Most apps designed to help people quit smoking and beat depression are sharing users' data without their consent, a new study has found.
Researchers in the US and Australia looked at 36 of the most popular self-help apps on iOS and Android phones, and found 33 of them were passing on data to third parties - but only 12 of them made that clear. Twenty-nine of the apps sharing data were giving it to Facebook and Google.
"Most apps offered users no way to determine in advance that data would be shared with either Google or Facebook and, as a result, users are effectively denied the opportunity to make an informed choice about whether such sharing is acceptable to them," the study, published in journal JAMA Network Open, said.
While users' names weren't sent, enough data was transferred to enable advertisers to target users based on their mental health status, the researchers said.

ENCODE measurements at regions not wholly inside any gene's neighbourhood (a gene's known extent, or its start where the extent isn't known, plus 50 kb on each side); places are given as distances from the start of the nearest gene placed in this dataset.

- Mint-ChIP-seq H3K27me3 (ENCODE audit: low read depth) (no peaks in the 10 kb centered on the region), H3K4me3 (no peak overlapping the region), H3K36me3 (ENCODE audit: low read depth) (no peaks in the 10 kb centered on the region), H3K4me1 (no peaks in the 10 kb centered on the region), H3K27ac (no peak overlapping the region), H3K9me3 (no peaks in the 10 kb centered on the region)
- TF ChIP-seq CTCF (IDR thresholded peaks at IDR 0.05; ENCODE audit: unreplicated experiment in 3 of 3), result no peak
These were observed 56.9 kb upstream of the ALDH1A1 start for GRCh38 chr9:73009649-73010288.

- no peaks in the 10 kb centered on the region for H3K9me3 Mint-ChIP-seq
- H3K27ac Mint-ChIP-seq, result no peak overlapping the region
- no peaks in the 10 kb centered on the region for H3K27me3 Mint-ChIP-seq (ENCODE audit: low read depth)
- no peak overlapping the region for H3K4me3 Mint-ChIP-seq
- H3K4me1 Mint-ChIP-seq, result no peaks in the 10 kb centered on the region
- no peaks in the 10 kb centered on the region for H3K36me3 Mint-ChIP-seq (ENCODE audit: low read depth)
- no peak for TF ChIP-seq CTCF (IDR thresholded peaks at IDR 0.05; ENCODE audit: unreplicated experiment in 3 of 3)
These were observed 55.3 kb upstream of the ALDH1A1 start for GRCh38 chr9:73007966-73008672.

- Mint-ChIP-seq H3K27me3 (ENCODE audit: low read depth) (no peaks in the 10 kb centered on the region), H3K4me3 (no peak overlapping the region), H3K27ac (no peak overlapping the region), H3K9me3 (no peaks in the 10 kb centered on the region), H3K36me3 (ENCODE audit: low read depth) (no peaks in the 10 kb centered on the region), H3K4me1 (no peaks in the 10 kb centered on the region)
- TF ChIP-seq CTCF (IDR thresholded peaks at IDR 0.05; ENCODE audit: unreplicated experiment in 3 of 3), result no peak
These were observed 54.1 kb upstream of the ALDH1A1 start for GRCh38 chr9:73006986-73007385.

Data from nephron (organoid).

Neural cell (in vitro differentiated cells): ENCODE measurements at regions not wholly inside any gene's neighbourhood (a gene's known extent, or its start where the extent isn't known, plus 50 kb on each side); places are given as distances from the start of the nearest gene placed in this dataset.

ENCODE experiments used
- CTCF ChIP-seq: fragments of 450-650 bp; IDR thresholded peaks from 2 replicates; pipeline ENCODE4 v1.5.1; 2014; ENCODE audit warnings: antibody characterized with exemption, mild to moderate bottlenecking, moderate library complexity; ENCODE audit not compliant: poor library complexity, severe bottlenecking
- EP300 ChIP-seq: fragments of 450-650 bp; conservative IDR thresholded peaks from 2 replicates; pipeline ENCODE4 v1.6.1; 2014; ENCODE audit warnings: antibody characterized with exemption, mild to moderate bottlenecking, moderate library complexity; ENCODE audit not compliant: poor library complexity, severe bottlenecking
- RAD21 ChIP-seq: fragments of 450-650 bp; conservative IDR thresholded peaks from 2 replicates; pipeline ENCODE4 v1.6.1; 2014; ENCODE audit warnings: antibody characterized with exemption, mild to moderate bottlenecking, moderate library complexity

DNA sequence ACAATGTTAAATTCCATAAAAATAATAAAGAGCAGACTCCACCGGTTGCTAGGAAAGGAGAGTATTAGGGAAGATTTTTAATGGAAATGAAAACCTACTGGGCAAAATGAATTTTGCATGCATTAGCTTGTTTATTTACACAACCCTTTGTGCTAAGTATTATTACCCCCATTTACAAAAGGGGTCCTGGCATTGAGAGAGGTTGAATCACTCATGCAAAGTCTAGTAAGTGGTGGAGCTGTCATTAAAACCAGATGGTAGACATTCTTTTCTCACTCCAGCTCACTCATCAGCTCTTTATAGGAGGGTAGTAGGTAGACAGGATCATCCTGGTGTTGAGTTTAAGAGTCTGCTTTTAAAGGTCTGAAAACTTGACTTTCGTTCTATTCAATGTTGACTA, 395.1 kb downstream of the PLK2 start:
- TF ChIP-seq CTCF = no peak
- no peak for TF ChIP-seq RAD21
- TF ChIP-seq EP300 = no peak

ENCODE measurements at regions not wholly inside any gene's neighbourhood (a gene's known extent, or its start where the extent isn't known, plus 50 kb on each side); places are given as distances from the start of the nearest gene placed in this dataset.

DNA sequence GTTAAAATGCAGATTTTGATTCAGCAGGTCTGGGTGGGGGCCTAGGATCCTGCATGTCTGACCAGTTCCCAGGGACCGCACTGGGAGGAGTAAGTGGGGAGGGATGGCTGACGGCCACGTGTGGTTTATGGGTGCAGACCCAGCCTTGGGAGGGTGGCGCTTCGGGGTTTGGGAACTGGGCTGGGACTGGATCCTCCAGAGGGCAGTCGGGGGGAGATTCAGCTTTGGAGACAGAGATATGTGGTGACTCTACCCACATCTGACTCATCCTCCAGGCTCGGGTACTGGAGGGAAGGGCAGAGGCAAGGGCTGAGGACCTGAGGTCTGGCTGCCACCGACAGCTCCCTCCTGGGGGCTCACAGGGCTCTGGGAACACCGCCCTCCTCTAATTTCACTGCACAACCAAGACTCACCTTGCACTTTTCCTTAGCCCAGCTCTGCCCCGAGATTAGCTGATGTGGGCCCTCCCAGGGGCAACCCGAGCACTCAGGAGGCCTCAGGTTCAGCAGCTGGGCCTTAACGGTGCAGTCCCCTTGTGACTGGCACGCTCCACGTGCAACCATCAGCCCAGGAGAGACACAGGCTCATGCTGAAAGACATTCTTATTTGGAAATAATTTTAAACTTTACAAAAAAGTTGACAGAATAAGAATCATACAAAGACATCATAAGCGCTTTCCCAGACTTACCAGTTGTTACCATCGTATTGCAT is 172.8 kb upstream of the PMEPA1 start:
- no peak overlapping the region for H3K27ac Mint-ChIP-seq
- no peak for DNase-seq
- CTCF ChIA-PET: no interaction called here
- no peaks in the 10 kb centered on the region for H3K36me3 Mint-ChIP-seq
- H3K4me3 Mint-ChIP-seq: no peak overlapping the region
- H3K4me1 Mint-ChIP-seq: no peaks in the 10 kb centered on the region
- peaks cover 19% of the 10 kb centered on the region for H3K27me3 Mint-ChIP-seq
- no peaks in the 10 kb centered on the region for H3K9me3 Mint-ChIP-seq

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"Users should be aware that their use of ostensibly stand-alone mental health apps, and the health status that this implies, may be linked to other data for other purposes, such as marketing targeting mental illness. Critically, this may take place even if an app provides no visible cues (such as a Facebook login), and even for users who do not have a Facebook account."
They said doctors should think twice about 'prescribing' apps without knowing how their patients' data is being used.
The Wall Street Journal earlier this year reported many period-tracking apps were sending data to Facebook.